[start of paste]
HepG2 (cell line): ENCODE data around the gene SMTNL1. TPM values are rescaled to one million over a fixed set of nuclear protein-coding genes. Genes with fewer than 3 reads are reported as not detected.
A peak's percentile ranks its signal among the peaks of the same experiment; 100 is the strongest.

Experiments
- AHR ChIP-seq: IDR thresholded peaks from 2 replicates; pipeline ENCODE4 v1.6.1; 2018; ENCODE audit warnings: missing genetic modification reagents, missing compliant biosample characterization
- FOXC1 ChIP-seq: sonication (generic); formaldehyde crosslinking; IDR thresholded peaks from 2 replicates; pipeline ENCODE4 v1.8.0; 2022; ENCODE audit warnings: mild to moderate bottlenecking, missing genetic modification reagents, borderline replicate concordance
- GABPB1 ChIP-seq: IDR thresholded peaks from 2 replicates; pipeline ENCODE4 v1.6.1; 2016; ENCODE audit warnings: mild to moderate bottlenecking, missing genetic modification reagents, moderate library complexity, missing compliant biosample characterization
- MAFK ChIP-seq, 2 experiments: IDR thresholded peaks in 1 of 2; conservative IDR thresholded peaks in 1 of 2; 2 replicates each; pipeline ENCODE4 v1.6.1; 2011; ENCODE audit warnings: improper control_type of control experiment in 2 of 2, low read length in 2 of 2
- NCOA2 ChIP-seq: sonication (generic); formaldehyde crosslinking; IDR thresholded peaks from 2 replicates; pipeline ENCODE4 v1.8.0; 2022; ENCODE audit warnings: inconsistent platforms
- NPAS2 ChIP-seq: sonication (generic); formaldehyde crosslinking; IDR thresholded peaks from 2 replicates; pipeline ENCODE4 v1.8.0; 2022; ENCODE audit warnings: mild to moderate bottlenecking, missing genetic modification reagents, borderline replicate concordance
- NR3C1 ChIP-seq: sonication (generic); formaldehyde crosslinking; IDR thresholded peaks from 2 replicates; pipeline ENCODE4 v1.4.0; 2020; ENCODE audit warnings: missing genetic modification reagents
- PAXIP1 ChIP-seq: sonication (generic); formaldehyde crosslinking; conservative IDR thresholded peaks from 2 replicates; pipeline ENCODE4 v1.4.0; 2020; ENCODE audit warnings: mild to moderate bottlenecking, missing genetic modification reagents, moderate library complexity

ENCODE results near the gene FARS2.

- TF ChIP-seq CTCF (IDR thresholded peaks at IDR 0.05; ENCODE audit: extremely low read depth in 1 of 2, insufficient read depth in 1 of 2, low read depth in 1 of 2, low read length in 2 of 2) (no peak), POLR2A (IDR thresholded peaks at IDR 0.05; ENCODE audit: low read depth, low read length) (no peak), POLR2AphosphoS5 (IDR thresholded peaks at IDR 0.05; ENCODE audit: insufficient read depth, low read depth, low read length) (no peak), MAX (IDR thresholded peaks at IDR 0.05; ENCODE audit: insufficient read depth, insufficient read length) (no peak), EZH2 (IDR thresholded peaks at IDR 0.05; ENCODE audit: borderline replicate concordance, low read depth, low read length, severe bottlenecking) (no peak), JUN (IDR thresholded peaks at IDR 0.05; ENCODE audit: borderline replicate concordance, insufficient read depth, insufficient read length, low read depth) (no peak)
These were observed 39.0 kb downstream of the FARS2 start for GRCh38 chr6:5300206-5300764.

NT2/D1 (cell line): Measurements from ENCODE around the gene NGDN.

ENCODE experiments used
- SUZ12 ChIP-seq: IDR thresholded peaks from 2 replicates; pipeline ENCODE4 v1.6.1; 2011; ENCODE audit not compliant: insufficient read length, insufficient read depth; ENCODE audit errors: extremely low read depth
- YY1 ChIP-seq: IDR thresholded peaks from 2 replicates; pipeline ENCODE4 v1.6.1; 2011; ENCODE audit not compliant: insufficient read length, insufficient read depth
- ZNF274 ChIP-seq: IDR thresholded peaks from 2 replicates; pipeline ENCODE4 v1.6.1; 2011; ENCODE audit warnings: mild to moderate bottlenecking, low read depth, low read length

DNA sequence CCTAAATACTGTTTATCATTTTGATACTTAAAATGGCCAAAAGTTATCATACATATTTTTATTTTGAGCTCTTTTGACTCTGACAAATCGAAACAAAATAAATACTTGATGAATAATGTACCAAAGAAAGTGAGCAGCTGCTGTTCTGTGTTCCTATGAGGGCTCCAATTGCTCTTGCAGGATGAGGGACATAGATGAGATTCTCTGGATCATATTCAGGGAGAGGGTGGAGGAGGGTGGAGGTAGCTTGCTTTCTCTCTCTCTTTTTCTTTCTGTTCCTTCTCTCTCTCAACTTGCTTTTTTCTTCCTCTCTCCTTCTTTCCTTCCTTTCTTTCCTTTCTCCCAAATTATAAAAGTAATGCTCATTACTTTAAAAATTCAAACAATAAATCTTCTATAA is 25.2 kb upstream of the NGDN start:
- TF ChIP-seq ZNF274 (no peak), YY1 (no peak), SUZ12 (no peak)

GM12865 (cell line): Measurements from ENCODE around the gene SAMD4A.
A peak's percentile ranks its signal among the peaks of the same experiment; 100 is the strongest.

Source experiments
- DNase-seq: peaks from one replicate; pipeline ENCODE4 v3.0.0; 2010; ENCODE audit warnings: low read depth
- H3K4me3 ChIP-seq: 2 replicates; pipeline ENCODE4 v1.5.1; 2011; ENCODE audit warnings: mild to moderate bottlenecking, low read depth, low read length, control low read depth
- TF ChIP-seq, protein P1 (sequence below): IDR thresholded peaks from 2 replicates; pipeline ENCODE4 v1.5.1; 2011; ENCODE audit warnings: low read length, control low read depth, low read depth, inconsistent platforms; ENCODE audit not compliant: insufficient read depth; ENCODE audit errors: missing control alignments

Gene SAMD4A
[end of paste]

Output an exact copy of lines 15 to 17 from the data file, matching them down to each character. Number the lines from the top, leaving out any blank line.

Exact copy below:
NT2/D1 (cell line): Measurements from ENCODE around the gene NGDN.

ENCODE experiments used
- SUZ12 ChIP-seq: IDR thresholded peaks from 2 replicates; pipeline ENCODE4 v1.6.1; 2011; ENCODE audit not compliant: insufficient read length, insufficient read depth; ENCODE audit errors: extremely low read depth